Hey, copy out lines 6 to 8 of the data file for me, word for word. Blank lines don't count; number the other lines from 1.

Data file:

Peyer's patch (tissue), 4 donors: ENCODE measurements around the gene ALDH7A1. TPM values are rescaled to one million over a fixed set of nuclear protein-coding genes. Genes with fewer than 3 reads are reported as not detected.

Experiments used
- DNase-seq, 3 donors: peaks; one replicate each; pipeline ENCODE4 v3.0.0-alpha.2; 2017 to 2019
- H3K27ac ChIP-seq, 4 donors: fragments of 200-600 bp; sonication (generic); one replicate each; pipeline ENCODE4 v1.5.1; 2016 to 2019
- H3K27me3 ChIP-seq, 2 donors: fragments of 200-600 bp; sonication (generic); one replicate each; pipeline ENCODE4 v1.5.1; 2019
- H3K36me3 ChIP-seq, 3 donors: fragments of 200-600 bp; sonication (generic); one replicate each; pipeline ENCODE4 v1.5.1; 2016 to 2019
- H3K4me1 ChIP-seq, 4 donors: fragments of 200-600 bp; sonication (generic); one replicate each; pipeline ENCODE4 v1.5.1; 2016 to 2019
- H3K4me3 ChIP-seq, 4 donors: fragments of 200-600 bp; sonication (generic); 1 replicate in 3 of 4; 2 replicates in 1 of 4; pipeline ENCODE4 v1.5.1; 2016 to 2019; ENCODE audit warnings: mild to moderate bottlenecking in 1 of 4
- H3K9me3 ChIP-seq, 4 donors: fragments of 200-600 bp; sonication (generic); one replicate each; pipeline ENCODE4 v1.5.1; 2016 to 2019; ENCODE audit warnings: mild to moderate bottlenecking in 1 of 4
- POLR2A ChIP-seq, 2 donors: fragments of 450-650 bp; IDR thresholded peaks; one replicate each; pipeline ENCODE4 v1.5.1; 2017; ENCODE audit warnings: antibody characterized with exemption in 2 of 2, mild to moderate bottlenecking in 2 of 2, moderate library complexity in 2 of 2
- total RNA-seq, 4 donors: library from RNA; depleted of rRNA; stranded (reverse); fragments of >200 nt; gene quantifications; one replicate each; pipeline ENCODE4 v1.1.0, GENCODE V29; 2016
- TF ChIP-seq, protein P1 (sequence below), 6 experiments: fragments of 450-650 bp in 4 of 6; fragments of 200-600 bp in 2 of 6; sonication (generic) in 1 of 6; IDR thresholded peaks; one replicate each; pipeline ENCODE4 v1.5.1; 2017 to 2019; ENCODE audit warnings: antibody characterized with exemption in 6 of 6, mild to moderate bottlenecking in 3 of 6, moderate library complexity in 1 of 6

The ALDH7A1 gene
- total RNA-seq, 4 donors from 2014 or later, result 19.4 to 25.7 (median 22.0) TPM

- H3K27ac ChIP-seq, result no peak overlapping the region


- H3K36me3 ChIP-seq, 3 donors: fragments of 200-600 bp; sonication (generic); one replicate each; pipeline ENCODE4 v1.5.1; 2016 to 2019
- H3K4me1 ChIP-seq, 4 donors: fragments of 200-600 bp; sonication (generic); one replicate each; pipeline ENCODE4 v1.5.1; 2016 to 2019
- H3K4me3 ChIP-seq, 4 donors: fragments of 200-600 bp; sonication (generic); 1 replicate in 3 of 4; 2 replicates in 1 of 4; pipeline ENCODE4 v1.5.1; 2016 to 2019; ENCODE audit warnings: mild to moderate bottlenecking in 1 of 4